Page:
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Public Policy and Resource Allocation: Evidence from Firms in OECD Countries

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  • Dan Andrews
  • Federico Cingano

Abstract

The correlation between a firm’s size and its productivity level varies considerably across OECD countries, suggesting that some countries are more successful at channelling resources to high productivity firms than others. Accordingly, we examine the extent to which regulations affecting product, labour and credit markets influence productivity, via their effect on the efficiency of resource allocation. Our results suggest that there is an economically and statistically robust negative relationship between policy-induced frictions and productivity, though the specific channel depends on the policy considered. In the case of employment protection legislation, product market regulations (including barriers to entry and bankruptcy legislation) and restrictions on foreign direct investment, this is largely traceable to the worsening of allocative efficiency (i.e. a lower correspondence between a firm’s size and its productivity level). By contrast, financial market under-development tends to be associated with a higher fraction of low productivity relative to high productivity firms. Furthermore, stringent regulations are more disruptive to resource allocation in more innovative sectors, though the nature of innovation turns out to be important. Politiques publiques et allocation des ressources : Des preuves provenant des entreprises dans les pays de l'OCDE La corrélation entre la taille d’une entreprise et son niveau de productivité varie considérablement selon les pays de l’OCDE, ce qui suggère que certains pays réussissent mieux à affecter les ressources à des entreprises à forte productivité que d’autres. Par conséquent, nous examinons dans quelle mesure les réglementations affectant les marchés des produits, du travail et du crédit influent sur la productivité, grâce à leur effet sur l’efficacité de l’affectation des ressources. Nos résultats suggèrent qu’il existe une relation économiquement et statistiquement négative robuste entre les frictions induites par la politique et la productivité, même si le canal spécifique dépend de la politique considérée. Dans le cas de la législation sur la protection de l’emploi, de la réglementation des marchés de produits (y compris les barrières à l’entrée et à la législation sur les faillites) et des restrictions à l’investissement direct à l’étranger, c’est en grande partie attribuable à la détérioration de l’efficacité allocative (i.e. une faible correspondance entre la taille de l’entreprise et son niveau de productivité). En revanche, le sous-développement du marché financier tend à être associe à une proportion plus élevée des entreprises à faible productivité par rapport aux entreprises à forte productivité. En outre, les réglementations strictes perturbent plus l’allocation des ressources dans des secteurs plus innovants, bien que la nature de l’innovation s’avère être importante.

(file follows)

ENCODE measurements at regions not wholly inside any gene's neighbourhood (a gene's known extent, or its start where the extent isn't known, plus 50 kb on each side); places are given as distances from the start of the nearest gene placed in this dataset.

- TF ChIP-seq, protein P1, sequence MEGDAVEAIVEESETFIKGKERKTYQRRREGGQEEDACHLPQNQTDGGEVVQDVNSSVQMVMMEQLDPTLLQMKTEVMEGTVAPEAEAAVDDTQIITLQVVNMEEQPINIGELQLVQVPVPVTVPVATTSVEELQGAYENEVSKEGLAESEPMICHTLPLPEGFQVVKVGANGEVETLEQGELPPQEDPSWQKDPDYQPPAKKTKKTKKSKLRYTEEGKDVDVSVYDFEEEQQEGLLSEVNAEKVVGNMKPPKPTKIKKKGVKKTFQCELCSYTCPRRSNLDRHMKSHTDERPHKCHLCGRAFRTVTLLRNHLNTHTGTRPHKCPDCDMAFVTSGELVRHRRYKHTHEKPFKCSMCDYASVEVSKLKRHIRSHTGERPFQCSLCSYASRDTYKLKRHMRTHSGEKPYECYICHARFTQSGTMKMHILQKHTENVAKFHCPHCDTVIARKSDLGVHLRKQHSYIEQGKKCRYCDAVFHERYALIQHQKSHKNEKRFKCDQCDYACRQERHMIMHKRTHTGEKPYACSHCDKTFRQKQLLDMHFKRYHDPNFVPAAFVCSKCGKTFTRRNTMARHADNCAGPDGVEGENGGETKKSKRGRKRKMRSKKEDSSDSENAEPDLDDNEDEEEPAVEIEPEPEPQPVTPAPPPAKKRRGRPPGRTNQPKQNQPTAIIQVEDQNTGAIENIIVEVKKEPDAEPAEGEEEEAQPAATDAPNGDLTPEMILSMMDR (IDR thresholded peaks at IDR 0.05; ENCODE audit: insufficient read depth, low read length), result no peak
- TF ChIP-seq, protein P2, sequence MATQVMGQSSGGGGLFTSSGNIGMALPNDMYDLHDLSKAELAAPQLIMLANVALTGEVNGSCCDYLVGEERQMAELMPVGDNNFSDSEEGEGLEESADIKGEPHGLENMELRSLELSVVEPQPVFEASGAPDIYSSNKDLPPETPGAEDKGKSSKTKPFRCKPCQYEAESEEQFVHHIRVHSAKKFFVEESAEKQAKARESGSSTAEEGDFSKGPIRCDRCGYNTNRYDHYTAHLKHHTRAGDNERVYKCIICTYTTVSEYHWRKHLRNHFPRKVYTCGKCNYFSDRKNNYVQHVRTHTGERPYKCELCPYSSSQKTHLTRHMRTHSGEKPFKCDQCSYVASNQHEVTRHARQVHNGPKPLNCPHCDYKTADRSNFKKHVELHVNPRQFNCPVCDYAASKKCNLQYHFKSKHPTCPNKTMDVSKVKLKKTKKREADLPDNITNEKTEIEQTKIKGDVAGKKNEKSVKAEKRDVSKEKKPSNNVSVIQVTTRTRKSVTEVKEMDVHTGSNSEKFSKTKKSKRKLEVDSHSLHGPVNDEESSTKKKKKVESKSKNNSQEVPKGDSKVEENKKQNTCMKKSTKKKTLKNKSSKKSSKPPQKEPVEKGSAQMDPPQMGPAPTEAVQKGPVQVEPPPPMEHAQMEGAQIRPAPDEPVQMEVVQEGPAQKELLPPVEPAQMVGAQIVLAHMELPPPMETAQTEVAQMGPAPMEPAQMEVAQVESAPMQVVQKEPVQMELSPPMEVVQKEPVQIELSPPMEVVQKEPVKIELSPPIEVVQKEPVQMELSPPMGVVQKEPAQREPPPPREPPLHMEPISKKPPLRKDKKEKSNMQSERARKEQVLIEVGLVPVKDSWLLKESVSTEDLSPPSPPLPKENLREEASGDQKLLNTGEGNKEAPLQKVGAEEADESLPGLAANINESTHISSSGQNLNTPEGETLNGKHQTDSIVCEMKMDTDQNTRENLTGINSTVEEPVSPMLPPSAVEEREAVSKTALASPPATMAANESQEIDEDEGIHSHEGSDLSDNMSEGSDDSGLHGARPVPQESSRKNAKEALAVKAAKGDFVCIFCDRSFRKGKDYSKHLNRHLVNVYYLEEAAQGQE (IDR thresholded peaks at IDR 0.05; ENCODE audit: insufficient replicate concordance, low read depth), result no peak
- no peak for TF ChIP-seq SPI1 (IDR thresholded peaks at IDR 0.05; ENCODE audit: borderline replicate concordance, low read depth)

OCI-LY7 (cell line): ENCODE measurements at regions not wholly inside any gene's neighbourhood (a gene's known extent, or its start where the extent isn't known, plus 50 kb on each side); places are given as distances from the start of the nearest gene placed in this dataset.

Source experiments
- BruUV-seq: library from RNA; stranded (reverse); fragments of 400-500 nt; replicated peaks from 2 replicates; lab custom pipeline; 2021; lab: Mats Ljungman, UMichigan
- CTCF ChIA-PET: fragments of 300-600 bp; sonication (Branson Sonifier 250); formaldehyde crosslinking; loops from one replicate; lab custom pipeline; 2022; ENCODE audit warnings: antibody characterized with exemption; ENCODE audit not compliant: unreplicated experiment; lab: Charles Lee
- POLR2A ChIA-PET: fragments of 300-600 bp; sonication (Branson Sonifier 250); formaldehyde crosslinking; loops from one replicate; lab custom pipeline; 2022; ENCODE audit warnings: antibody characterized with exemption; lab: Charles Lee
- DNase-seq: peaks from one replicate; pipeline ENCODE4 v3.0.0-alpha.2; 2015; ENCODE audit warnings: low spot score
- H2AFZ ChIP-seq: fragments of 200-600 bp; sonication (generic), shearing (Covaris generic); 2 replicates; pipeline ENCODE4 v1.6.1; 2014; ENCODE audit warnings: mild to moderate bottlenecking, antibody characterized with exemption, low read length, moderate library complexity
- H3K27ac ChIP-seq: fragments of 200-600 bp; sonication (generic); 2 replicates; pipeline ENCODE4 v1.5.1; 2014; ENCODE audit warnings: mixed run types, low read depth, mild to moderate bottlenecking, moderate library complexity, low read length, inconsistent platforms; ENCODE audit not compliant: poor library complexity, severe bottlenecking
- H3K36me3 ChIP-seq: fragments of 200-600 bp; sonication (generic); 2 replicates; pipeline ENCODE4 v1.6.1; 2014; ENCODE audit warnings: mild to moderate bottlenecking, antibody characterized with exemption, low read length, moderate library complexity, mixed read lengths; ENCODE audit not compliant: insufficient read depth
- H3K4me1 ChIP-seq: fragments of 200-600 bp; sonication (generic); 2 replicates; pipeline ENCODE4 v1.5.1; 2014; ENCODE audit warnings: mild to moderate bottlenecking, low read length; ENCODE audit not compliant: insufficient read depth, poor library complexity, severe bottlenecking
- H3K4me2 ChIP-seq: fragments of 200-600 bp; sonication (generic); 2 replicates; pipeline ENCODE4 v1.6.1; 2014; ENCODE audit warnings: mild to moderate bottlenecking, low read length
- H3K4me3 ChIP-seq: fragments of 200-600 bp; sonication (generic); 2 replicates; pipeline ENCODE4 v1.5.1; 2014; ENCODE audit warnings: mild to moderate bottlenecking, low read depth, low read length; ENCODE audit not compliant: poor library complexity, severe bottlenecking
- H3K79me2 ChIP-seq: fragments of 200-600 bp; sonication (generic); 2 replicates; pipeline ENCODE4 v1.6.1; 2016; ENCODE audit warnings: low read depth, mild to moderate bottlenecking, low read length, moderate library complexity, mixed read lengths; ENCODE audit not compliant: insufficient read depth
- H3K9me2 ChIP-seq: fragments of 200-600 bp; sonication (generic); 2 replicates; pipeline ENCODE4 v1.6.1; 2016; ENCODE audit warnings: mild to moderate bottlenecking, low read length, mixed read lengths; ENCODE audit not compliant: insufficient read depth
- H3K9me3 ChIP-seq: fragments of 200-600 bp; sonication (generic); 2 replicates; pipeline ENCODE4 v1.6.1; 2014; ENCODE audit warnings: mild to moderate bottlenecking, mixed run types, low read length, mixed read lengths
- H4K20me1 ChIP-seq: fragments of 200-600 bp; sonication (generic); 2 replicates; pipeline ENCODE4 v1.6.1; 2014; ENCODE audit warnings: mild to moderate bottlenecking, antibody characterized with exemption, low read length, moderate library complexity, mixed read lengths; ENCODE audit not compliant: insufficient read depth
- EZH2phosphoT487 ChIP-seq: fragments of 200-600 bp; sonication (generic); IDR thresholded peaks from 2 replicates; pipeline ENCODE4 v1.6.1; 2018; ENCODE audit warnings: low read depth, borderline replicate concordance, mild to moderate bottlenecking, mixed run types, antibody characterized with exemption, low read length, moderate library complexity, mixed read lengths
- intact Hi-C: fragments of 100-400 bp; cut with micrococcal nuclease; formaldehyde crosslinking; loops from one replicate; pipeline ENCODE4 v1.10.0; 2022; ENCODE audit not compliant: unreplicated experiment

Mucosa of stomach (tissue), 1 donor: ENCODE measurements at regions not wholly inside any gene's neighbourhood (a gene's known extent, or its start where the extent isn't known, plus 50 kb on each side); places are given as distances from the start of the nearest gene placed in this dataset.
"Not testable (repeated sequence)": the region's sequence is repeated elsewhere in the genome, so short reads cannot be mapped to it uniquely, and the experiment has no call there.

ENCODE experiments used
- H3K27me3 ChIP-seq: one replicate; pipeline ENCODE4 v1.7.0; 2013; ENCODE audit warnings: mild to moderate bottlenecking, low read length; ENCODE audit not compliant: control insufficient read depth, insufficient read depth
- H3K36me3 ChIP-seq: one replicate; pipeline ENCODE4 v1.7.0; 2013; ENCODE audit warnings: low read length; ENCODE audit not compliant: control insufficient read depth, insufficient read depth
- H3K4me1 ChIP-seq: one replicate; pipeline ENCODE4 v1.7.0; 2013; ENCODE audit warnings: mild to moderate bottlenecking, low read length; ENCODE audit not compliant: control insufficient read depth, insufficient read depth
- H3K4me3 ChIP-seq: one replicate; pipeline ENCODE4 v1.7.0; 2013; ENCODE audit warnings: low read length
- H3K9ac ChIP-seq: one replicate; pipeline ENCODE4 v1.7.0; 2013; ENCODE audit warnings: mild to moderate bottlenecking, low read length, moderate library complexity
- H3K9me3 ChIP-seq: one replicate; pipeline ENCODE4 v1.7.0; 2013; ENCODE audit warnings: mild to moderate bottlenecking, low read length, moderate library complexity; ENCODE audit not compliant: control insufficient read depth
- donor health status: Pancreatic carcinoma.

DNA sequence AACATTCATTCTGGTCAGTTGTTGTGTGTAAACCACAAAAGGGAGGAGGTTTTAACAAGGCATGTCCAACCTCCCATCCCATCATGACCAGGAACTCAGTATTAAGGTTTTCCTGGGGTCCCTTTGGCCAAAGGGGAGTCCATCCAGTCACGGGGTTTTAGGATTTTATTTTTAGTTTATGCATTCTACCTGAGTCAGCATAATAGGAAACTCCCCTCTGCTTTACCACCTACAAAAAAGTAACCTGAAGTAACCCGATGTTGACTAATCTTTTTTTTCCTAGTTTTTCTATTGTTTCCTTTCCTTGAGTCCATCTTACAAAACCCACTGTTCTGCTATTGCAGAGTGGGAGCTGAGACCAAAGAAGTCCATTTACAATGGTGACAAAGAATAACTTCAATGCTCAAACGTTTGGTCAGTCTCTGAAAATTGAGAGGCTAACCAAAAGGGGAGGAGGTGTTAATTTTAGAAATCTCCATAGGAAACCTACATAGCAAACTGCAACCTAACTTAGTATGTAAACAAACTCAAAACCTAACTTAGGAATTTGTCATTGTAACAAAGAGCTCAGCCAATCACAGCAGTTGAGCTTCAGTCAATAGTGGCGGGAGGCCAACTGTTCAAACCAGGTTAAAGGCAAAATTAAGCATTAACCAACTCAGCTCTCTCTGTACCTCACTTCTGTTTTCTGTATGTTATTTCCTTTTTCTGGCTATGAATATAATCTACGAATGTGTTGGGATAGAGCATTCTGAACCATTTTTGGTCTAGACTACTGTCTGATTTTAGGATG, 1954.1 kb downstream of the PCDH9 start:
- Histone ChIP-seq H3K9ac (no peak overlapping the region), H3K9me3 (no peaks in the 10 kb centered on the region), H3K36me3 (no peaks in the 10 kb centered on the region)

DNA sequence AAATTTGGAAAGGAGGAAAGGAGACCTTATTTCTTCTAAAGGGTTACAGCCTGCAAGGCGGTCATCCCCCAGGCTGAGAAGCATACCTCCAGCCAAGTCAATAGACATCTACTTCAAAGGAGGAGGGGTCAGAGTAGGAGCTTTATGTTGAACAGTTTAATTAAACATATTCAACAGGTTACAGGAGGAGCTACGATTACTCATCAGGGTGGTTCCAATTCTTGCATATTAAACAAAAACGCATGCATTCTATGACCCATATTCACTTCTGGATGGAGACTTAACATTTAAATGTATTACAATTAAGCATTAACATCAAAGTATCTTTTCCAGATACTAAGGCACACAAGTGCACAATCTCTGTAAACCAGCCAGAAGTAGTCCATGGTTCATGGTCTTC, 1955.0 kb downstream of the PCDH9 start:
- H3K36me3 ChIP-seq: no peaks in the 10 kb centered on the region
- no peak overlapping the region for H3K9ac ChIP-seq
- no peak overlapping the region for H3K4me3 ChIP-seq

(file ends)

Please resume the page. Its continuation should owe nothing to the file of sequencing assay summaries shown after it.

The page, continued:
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File URL: http://dx.doi.org/10.1787/5k9158wpf727-en
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Bibliographic Info

Paper provided by OECD Publishing in its series OECD Economics Department Working Papers with number 996.

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Date of creation: 24 Oct 2012
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Handle: RePEc:oec:ecoaaa:996-en

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Related research

Keywords: productivity; allocative efficiency; regulations; firm level data; effectifs de migrants; données sur les entreprises; productivité; régulation;

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Cited by:
  1. Sander Wennekers & al et, 2014. "Entrepreneurship in the Netherlands - The Top sectors," Scales Research Reports A201417, EIM Business and Policy Research.
  2. Dutz, Mark A., 2013. "Resource reallocation and innovation : converting enterprise risks into opportunities," Policy Research Working Paper Series 6534, The World Bank.

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